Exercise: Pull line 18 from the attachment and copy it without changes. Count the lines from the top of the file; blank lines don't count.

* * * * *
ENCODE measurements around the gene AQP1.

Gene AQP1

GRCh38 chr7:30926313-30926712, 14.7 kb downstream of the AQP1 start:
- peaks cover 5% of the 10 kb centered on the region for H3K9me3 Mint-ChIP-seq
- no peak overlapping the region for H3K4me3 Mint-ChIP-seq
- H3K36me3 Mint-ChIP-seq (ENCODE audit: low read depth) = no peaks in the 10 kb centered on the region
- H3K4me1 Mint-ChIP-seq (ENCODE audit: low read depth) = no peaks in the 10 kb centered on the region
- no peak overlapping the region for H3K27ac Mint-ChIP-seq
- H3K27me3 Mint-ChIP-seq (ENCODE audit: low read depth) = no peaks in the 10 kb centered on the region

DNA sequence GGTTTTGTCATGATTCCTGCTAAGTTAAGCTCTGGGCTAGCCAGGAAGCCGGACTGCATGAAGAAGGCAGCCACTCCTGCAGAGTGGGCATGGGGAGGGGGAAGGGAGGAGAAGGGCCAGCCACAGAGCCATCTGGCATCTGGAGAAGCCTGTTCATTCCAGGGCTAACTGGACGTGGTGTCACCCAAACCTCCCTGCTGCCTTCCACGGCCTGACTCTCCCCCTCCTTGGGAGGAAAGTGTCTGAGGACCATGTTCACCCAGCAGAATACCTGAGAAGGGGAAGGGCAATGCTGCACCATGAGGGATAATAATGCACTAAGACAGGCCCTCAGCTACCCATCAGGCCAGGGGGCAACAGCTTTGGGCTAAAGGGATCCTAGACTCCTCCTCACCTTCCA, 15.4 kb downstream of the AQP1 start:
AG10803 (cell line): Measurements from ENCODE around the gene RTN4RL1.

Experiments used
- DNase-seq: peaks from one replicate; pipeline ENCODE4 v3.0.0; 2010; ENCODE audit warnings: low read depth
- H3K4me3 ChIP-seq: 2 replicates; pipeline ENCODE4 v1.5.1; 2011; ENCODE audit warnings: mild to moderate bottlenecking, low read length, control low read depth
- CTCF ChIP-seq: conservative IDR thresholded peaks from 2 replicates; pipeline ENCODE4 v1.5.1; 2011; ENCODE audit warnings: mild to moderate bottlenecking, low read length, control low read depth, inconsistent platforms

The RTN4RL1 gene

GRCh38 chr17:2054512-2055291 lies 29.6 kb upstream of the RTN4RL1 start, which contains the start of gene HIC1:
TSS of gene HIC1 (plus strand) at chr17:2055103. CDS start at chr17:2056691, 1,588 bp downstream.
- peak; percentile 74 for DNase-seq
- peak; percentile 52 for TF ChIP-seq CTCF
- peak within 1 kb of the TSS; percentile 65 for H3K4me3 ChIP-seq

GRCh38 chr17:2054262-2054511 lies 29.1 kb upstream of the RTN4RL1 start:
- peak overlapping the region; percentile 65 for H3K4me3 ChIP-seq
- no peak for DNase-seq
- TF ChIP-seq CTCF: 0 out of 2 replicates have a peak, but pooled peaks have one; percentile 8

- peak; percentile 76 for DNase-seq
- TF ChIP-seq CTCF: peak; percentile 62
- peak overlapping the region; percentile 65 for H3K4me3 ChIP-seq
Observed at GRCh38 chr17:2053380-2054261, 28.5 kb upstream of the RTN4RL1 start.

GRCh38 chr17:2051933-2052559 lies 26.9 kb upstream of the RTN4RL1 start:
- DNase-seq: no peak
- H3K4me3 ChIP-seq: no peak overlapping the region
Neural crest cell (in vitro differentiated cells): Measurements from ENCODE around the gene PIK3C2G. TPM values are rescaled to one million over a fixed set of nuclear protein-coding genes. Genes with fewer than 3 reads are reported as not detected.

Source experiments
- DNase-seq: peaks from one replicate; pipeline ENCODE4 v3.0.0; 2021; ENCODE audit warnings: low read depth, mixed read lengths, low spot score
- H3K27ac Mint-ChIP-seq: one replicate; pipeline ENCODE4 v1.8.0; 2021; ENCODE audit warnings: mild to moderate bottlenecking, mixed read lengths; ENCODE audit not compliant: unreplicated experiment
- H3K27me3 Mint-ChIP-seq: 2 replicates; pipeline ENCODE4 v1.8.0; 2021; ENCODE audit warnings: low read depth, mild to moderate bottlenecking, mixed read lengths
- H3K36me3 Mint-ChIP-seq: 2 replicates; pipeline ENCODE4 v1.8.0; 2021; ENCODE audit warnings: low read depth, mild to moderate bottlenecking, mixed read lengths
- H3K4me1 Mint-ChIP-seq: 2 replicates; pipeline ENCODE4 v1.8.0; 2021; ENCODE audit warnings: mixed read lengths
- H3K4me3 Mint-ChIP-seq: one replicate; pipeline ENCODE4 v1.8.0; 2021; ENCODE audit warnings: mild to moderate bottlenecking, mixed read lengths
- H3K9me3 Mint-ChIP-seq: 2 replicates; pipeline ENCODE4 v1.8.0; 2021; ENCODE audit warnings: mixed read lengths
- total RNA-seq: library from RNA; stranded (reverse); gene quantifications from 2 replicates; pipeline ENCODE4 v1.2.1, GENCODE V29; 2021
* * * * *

TSS of gene HIC1 (plus strand) at chr17:2055103. CDS start at chr17:2056691, 1,588 bp downstream.